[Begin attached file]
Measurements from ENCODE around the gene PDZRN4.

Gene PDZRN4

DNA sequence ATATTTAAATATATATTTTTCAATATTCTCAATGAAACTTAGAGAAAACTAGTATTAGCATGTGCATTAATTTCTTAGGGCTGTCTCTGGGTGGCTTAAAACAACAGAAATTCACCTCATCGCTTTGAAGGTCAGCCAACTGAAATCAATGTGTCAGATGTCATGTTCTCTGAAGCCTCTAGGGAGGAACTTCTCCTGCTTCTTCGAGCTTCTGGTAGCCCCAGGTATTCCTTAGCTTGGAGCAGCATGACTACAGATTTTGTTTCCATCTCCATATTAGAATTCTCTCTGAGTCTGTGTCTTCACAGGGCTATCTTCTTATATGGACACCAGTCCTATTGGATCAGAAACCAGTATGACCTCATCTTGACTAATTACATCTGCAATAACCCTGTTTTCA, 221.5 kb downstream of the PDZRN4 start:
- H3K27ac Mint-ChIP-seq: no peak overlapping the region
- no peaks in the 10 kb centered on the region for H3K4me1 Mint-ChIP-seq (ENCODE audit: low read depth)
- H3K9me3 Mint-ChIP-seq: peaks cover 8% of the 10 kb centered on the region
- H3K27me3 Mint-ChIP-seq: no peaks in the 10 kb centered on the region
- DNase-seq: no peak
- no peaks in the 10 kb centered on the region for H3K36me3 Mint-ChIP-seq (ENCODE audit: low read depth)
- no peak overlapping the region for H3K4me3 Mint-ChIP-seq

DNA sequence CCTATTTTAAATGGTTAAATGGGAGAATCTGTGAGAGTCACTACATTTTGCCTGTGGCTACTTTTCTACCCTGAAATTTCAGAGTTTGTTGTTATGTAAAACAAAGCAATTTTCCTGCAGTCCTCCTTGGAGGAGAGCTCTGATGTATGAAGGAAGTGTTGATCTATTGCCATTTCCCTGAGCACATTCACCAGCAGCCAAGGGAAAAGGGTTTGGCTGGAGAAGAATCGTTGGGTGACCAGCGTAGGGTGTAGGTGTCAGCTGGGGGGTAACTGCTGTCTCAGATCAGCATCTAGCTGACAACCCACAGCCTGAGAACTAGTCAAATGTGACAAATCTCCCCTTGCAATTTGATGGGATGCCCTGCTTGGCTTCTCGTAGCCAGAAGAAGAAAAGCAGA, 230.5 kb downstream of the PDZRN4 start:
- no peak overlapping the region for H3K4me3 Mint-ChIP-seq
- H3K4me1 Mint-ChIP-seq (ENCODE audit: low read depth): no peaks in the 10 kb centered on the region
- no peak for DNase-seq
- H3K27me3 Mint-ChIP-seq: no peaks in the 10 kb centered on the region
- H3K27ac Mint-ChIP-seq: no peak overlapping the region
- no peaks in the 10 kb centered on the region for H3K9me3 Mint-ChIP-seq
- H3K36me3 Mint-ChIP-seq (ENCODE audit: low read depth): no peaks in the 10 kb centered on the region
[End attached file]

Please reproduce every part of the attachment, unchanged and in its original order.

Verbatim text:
Measurements from ENCODE around the gene PDZRN4.

Gene PDZRN4

DNA sequence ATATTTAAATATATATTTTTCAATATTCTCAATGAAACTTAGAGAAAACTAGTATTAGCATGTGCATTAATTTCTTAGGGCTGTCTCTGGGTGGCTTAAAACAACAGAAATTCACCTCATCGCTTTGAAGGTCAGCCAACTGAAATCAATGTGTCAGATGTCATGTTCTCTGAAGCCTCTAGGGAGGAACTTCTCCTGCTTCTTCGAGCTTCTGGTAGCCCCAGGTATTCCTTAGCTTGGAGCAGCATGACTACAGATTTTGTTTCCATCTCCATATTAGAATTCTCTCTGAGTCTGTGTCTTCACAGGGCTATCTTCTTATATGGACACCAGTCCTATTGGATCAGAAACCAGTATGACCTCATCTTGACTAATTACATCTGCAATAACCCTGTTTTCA, 221.5 kb downstream of the PDZRN4 start:
- H3K27ac Mint-ChIP-seq: no peak overlapping the region
- no peaks in the 10 kb centered on the region for H3K4me1 Mint-ChIP-seq (ENCODE audit: low read depth)
- H3K9me3 Mint-ChIP-seq: peaks cover 8% of the 10 kb centered on the region
- H3K27me3 Mint-ChIP-seq: no peaks in the 10 kb centered on the region
- DNase-seq: no peak
- no peaks in the 10 kb centered on the region for H3K36me3 Mint-ChIP-seq (ENCODE audit: low read depth)
- no peak overlapping the region for H3K4me3 Mint-ChIP-seq

DNA sequence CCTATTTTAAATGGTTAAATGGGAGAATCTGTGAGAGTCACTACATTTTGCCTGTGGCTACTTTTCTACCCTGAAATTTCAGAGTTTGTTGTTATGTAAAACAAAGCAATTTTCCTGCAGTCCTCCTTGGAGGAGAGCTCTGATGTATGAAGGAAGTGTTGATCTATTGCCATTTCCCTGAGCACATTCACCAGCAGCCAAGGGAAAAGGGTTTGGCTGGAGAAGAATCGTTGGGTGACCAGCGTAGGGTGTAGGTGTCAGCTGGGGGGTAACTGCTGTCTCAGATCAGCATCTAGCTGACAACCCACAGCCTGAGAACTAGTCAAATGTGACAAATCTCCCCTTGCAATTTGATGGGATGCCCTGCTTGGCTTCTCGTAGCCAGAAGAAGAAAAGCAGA, 230.5 kb downstream of the PDZRN4 start:
- no peak overlapping the region for H3K4me3 Mint-ChIP-seq
- H3K4me1 Mint-ChIP-seq (ENCODE audit: low read depth): no peaks in the 10 kb centered on the region
- no peak for DNase-seq
- H3K27me3 Mint-ChIP-seq: no peaks in the 10 kb centered on the region
- H3K27ac Mint-ChIP-seq: no peak overlapping the region
- no peaks in the 10 kb centered on the region for H3K9me3 Mint-ChIP-seq
- H3K36me3 Mint-ChIP-seq (ENCODE audit: low read depth): no peaks in the 10 kb centered on the region